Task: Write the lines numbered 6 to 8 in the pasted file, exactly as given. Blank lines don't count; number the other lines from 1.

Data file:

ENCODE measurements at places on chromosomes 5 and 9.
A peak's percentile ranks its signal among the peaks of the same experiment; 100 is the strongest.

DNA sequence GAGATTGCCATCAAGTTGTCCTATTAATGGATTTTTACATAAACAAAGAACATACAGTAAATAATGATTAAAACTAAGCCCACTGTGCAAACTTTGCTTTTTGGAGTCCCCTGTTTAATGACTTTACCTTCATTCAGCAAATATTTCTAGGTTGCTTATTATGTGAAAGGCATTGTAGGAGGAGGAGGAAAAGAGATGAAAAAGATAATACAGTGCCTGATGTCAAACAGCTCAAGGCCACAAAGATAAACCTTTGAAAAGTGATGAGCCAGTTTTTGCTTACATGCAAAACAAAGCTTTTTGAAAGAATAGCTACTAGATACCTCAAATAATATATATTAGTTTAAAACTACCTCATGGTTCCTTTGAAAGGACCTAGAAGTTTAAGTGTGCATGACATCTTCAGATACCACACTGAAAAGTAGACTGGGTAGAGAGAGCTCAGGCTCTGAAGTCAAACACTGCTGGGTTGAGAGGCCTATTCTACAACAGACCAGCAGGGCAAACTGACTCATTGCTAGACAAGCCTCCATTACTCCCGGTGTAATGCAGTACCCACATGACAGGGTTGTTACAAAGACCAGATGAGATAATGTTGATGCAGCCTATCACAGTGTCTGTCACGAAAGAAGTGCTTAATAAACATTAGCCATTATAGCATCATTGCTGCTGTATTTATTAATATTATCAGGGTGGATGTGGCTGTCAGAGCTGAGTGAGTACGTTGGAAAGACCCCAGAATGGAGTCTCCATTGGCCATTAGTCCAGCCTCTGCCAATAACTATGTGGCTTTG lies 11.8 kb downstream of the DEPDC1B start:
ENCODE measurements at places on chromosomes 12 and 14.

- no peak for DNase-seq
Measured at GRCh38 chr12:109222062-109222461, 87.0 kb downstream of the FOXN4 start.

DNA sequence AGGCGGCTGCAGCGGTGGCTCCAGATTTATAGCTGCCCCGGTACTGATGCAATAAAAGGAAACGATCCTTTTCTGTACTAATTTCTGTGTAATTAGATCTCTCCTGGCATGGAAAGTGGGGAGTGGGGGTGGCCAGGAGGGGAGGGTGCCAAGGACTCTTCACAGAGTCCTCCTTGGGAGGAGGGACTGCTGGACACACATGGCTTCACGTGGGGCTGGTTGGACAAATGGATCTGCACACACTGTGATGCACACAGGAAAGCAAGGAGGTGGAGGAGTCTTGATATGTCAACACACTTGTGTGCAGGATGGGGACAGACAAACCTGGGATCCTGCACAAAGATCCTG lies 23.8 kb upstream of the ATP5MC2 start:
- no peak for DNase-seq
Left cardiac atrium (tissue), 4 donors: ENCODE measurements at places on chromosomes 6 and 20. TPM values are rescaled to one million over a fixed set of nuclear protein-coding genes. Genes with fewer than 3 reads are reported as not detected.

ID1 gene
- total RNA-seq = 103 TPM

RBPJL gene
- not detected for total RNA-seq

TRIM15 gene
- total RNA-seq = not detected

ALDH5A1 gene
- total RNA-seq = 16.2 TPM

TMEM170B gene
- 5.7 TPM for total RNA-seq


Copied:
Measured at GRCh38 chr12:109222062-109222461, 87.0 kb downstream of the FOXN4 start.

DNA sequence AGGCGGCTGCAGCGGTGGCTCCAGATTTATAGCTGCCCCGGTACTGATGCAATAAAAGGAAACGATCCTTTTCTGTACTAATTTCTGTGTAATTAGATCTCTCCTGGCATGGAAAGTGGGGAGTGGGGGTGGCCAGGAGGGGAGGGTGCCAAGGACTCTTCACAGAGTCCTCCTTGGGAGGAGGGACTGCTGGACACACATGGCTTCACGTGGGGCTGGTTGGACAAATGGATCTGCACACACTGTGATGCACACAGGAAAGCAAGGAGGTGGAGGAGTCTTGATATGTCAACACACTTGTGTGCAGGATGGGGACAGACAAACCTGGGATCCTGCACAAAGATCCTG lies 23.8 kb upstream of the ATP5MC2 start:
- no peak for DNase-seq